In any case, it was a bright spot in my day. Also a well written and entertaining little story. Almost gets me in a Buffy mood after all that Star Wars.



Tuesday, October 11, 2011

Here's My Thing...

As I'm typing this I'm listening to the absolutely stunning score to John Carpenter's The Thing by Ennio Morricone. I was familiar with the music from the film previous to this, but only as a backdrop or an audio only track on the DVD. I had never sat down and just listened to it before tonight. Honestly, I'm a few tracks in and I can say, with some authority, that this is one of the best scores I've heard in a very long time. And all the more interesting for the fact that it feels like I'm hearing it for the very first time.

I guess, in some ways, I am hearing it for the first time. I've read that Morricone's score was not used in its entirety in the film, with Carpenter favouring only a few of the pieces, and subbing in some of his own work where he felt necessary. The soundtrack, features 10 tracks which comprise all of the music Morricone created for the film and none of the additional pieces by Carpenter.

What surprises me the most about this music is how orchestral it feels/sounds, which I'm sure sounds kind of dumb to say. Most of my memories from the film, however, are of the tracks "Humanity (Parts 1 & 2)" and a few other tracks which I'm not 100% sure are from the film or the DVD menus. Anyway, the "Humanity" pieces are very much in the tradition of Carpenter's style. It's very simple, rhythmic, and provides the background to a haunting, repeating, melody played with synthesizers. So, hearing the full breadth and scope of the music here is both jarring and tremendously cool.

The temptation to grab the DVD and pop it in is overwhelming, but I promised myself I would go watch the 'prequel' film on Friday and then watch the Carpenter version to see how well they line up. I've heard that they reverse engineered a lot of the '82 version in regards to the Norwegian team's involvement at the beginning of the movie, so maybe it would be rewarding to have all those little cues fresh in my head. Like when they explain how the axe got in the wall, for example.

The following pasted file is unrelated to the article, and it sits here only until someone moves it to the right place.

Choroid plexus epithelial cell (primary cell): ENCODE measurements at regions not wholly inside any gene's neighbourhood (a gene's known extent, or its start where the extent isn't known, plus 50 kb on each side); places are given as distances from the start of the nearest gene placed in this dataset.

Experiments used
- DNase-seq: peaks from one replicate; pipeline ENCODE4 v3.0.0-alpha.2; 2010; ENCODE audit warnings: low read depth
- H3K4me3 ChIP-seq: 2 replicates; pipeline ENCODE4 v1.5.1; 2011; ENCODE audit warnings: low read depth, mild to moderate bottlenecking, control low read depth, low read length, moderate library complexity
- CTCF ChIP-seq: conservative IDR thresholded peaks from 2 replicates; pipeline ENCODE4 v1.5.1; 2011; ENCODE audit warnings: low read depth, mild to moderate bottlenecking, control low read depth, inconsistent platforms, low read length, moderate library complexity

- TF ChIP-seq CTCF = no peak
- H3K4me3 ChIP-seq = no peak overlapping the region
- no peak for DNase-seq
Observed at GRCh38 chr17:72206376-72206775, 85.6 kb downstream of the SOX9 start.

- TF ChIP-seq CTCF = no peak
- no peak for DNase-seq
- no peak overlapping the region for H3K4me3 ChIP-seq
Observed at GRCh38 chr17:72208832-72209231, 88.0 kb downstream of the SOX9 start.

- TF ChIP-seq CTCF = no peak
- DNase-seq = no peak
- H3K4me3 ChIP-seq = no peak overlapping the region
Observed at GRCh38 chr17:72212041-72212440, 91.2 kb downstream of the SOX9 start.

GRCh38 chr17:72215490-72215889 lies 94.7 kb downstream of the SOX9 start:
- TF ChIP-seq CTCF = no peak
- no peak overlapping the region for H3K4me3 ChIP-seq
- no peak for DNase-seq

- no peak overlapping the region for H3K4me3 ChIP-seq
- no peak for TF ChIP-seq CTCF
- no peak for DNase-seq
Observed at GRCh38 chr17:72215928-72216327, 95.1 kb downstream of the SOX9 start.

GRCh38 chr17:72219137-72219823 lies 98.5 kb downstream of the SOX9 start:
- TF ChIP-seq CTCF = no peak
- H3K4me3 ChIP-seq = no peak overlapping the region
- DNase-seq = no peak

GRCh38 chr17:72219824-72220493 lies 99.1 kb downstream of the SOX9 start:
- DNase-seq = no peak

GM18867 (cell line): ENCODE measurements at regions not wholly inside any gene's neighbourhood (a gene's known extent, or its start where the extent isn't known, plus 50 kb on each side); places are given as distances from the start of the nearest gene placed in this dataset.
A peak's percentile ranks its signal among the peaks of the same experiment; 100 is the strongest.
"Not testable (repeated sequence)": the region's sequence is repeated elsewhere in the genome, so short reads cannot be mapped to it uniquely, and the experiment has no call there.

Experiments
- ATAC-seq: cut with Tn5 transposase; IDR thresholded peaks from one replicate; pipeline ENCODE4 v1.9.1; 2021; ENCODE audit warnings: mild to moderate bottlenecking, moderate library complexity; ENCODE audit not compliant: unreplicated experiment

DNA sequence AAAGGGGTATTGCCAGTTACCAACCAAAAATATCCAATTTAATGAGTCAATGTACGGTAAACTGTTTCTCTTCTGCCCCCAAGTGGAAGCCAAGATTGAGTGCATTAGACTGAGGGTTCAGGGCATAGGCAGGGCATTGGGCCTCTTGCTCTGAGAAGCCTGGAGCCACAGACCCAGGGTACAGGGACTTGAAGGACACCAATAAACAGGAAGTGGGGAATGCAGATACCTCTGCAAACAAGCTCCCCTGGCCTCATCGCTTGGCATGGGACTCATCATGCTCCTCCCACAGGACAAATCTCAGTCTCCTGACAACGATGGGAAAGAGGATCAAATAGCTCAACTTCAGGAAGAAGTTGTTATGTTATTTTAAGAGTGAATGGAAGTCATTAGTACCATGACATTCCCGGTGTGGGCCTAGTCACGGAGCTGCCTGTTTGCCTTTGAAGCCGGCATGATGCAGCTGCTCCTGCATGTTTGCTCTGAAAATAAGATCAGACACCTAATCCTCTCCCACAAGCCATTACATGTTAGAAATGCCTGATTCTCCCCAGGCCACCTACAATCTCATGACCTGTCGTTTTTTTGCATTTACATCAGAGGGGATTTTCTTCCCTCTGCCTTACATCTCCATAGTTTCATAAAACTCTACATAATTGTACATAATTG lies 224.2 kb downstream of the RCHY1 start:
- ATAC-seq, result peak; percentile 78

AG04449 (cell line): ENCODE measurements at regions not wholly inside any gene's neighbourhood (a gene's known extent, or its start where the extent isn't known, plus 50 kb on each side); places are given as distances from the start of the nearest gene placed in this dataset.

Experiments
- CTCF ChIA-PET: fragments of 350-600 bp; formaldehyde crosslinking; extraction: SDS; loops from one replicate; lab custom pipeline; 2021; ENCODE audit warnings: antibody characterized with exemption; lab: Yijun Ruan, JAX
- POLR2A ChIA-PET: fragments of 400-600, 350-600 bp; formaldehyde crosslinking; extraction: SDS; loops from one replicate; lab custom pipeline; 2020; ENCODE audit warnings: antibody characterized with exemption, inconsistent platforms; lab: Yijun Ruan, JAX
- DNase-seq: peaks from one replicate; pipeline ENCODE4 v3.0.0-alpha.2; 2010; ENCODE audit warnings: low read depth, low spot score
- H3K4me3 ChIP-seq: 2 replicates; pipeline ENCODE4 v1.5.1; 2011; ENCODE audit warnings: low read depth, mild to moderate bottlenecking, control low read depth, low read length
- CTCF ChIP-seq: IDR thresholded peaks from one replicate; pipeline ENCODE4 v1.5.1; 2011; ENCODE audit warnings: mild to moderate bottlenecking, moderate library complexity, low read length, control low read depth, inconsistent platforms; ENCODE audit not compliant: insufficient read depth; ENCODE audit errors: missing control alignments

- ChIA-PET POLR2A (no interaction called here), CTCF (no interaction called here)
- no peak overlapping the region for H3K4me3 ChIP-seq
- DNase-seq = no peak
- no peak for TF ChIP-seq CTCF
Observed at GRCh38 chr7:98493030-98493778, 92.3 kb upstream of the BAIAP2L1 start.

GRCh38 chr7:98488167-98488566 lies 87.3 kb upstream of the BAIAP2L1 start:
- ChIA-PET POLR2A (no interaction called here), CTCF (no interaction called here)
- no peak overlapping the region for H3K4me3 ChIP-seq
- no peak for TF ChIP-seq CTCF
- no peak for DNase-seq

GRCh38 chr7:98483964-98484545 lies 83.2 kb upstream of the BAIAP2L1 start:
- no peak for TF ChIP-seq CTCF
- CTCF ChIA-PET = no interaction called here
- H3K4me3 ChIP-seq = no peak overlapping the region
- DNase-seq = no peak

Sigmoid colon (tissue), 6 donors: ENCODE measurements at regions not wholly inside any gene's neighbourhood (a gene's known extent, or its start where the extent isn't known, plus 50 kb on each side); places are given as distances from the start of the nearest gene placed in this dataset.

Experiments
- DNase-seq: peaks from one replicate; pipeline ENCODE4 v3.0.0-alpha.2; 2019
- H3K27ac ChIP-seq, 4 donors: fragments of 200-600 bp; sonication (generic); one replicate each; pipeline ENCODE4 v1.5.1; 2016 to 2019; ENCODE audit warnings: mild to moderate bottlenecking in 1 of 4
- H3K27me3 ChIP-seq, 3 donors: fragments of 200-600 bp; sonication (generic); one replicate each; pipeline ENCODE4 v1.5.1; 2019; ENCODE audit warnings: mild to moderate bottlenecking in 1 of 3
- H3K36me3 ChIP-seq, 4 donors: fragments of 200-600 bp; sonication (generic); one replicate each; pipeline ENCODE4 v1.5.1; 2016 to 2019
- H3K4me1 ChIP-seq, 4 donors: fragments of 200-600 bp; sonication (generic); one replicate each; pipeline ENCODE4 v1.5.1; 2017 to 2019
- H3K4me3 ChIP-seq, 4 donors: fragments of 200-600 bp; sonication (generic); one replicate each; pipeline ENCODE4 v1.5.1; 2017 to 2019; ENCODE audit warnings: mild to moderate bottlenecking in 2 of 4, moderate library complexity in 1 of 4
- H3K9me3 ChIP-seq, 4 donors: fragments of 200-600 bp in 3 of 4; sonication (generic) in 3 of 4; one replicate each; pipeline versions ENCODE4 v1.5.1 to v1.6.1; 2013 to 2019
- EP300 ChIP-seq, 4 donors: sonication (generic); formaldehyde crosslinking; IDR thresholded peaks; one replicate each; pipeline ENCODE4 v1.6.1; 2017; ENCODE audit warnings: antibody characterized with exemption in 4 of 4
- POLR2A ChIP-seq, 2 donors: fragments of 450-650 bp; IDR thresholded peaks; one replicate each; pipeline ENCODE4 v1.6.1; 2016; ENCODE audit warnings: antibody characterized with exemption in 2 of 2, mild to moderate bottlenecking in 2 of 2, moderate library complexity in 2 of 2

Ah, well. All things to consider while I sit here listening and patiently await the October 14th release date for the new movie.



Sunday, October 09, 2011

Clone With a Heart of Stone

I was going to finally post my long-overdue U2 coverage but have found myself totally wrapped up in playing Republic Commando this weekend. I picked it up for the PC a month or so ago and popped it in to show my son one of the extras off of the disc. Then I played the first level. Then I couldn't stop and most of my day went to the game. I took a break to watch Howl's Moving Castle with the family, but went back on for a few missions before bed.

Normally I'd feel pretty guilty letting myself get consumed by a video game like this, but I play so few of them, and do so very infrequently, so I'm not beating myself up about it too much. Honestly, I don't remember the last weekend where I felt so relaxed. Maybe I need to make some time for gameplay in my schedule. It is, very possibly, therapeutic.

And as for the fact that this is yet another Star Wars related post, does this really surprise you these days?

Anyway, Delta Squad awaits, so I'm signing out.



Thursday, October 06, 2011

Taking the First Steps Into a High Definition World

September tends to be a big, busy month for the Jozic household, primarily because we have three kids starting school around that time every year, and also because it is the birth month for myself and my wife. This works out nicely for me, too, because I can usually count on something cool to be released - be it a book, CD, film, or some other pop culture-related event - that coincides with one, or both, of our birthdays. Last year, for example, we went to see Resident Evil: Afterlife, the year before that was the release of Whiteout (where I discovered I'm one of probably 10 people who doesn't hate that movie).

This year has proven to be particularly interesting, in that regard, for two reasons: September 9th (my actual birthdate) marked the release of Contagion which was directed by one of my favourite directors, Steven Soderbergh, and is the closest I think I'll ever get to seeing an adaptation of Richard Preston's The Hot Zone, so that was kinda cool; the other reason, Star Wars.

I know it's not cool to like the Star Wars movies anymore but I just can't help it. Even with the changes, the prequels, and all the controversy over the years, I still love these things in all their flawed glory. So, when I heard earlier this year that September would also mark the release of the complete saga on Blu-ray, I knew right then and there that the set would be mine. I told my wife not to sweat over birthday presents or anything like that because it was already settled.

Things got even better when I read the announcement that on the same day the Blu-rays were coming out, September 16th, we would also see the long-awaited premiere of the fourth season of Clone Wars, a show avidly followed by myself and my three kids.